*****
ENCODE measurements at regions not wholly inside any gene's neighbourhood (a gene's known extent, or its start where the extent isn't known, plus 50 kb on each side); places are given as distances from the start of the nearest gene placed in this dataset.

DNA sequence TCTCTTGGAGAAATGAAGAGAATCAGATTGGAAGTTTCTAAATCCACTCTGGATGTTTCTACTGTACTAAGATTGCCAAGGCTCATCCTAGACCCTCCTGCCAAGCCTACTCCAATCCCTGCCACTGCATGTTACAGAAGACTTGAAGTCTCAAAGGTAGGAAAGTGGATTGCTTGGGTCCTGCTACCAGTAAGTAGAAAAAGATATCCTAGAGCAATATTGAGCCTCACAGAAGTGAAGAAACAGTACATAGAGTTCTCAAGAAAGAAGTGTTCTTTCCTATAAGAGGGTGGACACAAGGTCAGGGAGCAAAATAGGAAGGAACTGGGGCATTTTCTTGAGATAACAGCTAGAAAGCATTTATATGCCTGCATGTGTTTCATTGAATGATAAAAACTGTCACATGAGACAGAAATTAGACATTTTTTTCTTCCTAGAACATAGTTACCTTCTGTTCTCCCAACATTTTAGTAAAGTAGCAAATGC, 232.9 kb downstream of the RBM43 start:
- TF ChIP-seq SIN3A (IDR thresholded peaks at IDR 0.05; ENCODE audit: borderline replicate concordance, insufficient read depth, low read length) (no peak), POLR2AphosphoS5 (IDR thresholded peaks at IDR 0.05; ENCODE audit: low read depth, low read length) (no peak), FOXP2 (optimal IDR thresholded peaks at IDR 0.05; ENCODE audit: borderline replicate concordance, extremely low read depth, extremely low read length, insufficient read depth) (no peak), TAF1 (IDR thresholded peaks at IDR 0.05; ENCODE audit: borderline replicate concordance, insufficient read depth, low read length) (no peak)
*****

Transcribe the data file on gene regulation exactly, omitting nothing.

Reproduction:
ENCODE measurements at regions not wholly inside any gene's neighbourhood (a gene's known extent, or its start where the extent isn't known, plus 50 kb on each side); places are given as distances from the start of the nearest gene placed in this dataset.

DNA sequence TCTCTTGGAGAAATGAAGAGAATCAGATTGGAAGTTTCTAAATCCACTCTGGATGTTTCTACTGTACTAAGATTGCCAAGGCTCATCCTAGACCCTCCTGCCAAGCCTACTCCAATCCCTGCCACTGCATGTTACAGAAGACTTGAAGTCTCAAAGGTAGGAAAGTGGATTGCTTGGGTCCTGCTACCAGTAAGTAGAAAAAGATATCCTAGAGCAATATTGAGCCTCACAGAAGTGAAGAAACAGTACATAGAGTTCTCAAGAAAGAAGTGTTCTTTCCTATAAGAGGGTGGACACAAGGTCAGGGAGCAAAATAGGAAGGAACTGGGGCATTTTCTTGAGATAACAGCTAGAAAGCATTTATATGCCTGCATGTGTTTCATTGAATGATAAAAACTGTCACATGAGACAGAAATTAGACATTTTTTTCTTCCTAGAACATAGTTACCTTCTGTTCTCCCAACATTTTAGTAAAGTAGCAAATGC, 232.9 kb downstream of the RBM43 start:
- TF ChIP-seq SIN3A (IDR thresholded peaks at IDR 0.05; ENCODE audit: borderline replicate concordance, insufficient read depth, low read length) (no peak), POLR2AphosphoS5 (IDR thresholded peaks at IDR 0.05; ENCODE audit: low read depth, low read length) (no peak), FOXP2 (optimal IDR thresholded peaks at IDR 0.05; ENCODE audit: borderline replicate concordance, extremely low read depth, extremely low read length, insufficient read depth) (no peak), TAF1 (IDR thresholded peaks at IDR 0.05; ENCODE audit: borderline replicate concordance, insufficient read depth, low read length) (no peak)